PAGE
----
Trends in small parts assembly automation

Assembly Automation

ISSN: 0144-5154

Article publication date: 24 April 2007



Karjalainen, I. (2007), "Trends in small parts assembly automation", Assembly Automation, Vol. 27 No. 2.



Emerald Group Publishing Limited

Copyright © 2007, Emerald Group Publishing Limited

Trends in small parts assembly automation

Miniaturization of products together with new type of integrated precision mechanical components such as miniature actuators, lenses, heads, mirrors, CCDs, etc. increase the demands in manufacturing and assembly. Today, most micro system technology products, such as microsensors, are manufactured using silicon-based technologies. On the other hand, the silicon-based micromachining infrastructure has been designed for massively parallel fabrication, where a large number of identical products are fabricated on a silicon wafer. Little or no assembly is needed in the fabrication of such monolithic products. When complex geometries or several materials are needed, however, assembly becomes essential.

Lot of research with grippers, manipulators and machine vision systems for microworld has been done over the last few decades. Most of this important work has concentrated on improving manual assembly or semi-automation methods. Using micro parts sets some extra demands for the assembly process. Firstly, as the dimensions of the parts are reduced to under one-millimeter scale, adhesive forces – such as van der Waals forces, electrostatic forces and surface tension – start to dominate gravity. These forces are a remarkable problem and set demands, e.g. for assembly environment and also cause serious problems in micro components assembly and handling. Secondly, as the tolerances of the parts are getting stricter they directly cause ever tighter precision demands for the assembly equipment. Research continues strongly, especially with different kinds of microgrippers, micromanipulators and miniature high-speed robots.

Until now, in industrial high volume mechanical assembly and sub-assembly applications, when the component size is somewhere between one millimetre and up to few millimeters, almost without exception this work has been done manually. However, there is an increasing need to automate this kind of work in high-labor-costs countries. There are companies, universities and research units especially in Japan and Korea that have concentrated on making research and development work in so-called meso-scale manufacturing and assembly areas. This means production where the object size is about 1mm, but accuracy demands for assembly and manufacturing systems are very high.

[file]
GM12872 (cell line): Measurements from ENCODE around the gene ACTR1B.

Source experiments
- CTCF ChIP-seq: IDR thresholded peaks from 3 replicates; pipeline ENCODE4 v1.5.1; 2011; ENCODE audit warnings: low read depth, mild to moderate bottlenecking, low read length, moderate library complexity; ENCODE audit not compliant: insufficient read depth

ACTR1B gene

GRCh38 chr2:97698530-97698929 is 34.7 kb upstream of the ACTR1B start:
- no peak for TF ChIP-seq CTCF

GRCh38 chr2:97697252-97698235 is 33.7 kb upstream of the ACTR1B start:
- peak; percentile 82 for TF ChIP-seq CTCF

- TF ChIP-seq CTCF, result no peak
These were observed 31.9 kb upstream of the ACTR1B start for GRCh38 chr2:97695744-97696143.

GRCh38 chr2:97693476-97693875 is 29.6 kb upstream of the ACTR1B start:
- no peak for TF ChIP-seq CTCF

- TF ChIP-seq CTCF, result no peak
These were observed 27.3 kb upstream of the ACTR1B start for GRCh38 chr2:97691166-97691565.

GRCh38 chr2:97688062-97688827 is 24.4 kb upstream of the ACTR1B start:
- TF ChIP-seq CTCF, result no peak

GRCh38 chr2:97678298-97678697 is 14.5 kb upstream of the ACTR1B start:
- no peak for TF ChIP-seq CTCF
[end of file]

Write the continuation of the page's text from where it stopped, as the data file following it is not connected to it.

One important trend in micro and meso size assembly research is the miniaturization of production equipment, facilities and the ecological footprint of production. Microfactory means a small- size production system suitable for fabrication and manufacture of small size parts and products. It is also a general philosophy to minimize the production systems and processes to mate the products in size. The research in mini, micro and desktop factories originates from the early 1990s and has continued since then by developing the technological basis and different technological building bricks and applications in the field of high-precision manufacture and assembly of future miniaturized and micro products. This has paved the way to mini, micro and desktop factories which are seen as one potential solution for that kind of production, by improving space, energy and material resource utilization, and answering to the needs of design for postponement and customer-close customization and personalization. The research efforts done during these years are now increasingly leading also to commercialization and real industrial applications.

As a conclusion, miniaturization of products has been one of the most important technology trends in the last three decades. The future micro- and meso-scale products require manufacture of genuinely three-dimensional forms of different materials as well as joining of same and different materials together. In many cases human operators are no longer capable to assembling these products by hand. There is a need for a new level of seamless integration between fabrication, assembly and packaging technologies providing both challenges but also new possibilities for new breakthroughs in production and productivity of small products.

Ilpo KarjalainenConsultant at Institute of Production Engineering, Tampere University of Technology, Tampere, Finland

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